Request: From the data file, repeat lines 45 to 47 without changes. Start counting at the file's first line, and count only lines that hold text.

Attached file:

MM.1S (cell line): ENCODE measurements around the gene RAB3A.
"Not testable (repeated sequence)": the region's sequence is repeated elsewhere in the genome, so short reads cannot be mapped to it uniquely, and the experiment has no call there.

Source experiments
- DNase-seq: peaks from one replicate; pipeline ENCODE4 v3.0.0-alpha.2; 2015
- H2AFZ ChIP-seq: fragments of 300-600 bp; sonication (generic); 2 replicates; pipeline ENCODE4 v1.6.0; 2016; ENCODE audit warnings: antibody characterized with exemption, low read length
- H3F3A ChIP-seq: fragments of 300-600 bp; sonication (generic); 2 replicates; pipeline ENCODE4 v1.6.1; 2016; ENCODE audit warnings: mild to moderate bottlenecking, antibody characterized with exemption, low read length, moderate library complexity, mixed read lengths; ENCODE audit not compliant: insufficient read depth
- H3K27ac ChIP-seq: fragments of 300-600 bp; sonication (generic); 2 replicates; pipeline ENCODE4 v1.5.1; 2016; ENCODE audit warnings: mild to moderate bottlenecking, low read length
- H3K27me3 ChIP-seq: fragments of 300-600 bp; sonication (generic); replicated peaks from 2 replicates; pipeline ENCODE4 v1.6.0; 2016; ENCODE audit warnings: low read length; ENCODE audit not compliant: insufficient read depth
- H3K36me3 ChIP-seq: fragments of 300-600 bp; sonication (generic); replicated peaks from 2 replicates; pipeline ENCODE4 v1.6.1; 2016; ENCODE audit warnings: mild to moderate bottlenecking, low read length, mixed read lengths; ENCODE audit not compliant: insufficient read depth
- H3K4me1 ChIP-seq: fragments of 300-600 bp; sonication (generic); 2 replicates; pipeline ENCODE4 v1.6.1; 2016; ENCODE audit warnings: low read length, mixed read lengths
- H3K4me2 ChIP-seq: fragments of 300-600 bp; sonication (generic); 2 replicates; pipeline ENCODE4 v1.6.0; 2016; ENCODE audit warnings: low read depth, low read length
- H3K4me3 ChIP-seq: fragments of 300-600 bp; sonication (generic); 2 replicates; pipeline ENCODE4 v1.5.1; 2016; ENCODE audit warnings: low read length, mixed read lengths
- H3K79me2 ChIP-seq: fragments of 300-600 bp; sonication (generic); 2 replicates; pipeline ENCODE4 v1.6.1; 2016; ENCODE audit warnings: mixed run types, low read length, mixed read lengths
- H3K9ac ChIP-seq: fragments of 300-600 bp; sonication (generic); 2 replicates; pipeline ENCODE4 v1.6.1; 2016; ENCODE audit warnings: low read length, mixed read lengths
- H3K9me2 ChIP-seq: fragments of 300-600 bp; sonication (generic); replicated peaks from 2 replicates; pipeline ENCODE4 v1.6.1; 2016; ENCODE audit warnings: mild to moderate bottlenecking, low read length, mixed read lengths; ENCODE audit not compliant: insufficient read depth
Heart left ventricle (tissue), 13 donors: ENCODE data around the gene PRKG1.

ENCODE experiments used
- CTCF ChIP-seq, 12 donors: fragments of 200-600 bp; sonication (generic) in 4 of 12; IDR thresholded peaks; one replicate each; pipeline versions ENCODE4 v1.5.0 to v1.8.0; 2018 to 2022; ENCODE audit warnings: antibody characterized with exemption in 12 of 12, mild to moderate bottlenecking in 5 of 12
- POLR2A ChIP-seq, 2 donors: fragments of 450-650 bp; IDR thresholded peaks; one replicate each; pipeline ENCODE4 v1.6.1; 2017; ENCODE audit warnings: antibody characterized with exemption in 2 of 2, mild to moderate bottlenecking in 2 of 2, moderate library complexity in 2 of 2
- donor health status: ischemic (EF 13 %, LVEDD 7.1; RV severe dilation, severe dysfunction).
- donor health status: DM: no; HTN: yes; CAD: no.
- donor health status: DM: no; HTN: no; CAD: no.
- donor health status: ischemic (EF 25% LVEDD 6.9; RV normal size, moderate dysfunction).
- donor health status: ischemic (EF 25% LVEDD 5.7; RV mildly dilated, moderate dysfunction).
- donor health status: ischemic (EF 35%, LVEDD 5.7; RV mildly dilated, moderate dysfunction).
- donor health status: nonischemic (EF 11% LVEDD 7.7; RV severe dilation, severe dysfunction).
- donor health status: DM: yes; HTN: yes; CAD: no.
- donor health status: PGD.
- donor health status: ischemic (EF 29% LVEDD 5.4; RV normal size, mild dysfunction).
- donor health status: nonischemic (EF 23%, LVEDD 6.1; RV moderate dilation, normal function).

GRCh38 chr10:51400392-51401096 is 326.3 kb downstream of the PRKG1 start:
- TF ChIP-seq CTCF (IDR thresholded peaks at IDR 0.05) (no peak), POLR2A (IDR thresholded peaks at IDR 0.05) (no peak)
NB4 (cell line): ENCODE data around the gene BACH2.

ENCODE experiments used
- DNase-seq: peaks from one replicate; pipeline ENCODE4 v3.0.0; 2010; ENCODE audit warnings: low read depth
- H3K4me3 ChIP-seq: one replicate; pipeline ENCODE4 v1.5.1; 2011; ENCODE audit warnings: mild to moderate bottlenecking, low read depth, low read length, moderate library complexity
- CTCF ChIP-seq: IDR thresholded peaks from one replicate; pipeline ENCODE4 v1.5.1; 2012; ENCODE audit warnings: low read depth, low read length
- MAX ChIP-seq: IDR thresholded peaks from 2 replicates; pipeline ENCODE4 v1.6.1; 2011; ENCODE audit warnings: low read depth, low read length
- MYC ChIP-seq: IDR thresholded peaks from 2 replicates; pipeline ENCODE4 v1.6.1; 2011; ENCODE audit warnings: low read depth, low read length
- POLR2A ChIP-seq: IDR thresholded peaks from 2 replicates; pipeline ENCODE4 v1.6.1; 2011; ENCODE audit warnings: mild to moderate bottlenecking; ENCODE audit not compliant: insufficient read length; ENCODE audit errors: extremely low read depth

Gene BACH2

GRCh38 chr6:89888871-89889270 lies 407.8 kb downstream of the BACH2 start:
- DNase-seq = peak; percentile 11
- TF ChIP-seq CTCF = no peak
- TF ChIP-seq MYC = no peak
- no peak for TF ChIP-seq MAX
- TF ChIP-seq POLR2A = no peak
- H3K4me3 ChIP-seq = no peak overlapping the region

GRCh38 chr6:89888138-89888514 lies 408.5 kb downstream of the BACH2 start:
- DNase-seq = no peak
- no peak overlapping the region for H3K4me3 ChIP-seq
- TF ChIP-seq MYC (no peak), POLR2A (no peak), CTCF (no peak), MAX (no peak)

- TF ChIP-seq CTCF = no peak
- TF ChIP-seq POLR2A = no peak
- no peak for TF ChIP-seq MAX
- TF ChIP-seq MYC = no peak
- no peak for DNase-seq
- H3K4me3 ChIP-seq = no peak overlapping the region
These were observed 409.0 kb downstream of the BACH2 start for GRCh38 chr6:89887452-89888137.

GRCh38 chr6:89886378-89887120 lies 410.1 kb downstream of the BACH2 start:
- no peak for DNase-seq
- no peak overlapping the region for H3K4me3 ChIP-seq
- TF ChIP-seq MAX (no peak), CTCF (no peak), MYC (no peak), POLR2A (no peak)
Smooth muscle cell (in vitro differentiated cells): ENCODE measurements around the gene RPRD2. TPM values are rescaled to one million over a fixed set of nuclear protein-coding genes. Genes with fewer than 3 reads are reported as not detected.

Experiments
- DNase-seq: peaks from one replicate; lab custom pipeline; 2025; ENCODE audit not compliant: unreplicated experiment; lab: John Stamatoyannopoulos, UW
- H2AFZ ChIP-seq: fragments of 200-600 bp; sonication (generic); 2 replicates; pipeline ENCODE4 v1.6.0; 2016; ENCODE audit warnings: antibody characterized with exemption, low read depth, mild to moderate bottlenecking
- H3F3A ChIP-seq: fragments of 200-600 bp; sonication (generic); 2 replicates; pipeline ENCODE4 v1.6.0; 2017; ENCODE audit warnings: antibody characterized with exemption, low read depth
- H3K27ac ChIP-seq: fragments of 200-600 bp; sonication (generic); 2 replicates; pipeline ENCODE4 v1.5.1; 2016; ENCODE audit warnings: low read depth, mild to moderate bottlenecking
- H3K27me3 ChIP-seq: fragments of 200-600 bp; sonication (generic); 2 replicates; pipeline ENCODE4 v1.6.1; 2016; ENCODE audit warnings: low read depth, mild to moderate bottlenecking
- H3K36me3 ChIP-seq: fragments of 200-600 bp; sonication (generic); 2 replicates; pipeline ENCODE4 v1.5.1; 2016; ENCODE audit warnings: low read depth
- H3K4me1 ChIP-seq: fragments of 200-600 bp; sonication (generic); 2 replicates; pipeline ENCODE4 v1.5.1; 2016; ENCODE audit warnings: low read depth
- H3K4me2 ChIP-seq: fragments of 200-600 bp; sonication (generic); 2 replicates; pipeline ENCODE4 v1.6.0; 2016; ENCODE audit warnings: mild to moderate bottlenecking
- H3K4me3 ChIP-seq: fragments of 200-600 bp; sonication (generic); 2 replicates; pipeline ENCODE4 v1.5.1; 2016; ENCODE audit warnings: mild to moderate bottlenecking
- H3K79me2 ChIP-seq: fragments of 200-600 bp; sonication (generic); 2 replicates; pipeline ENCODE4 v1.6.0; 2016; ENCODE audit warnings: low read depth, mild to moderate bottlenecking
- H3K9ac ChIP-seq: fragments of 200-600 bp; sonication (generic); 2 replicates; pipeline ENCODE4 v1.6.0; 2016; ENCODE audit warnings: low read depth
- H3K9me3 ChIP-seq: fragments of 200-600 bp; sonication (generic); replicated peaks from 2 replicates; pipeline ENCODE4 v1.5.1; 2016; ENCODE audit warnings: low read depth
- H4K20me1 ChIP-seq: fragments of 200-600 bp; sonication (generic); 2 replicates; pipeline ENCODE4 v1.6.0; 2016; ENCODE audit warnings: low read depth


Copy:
- TF ChIP-seq MYC = no peak
- no peak for TF ChIP-seq MAX
- TF ChIP-seq POLR2A = no peak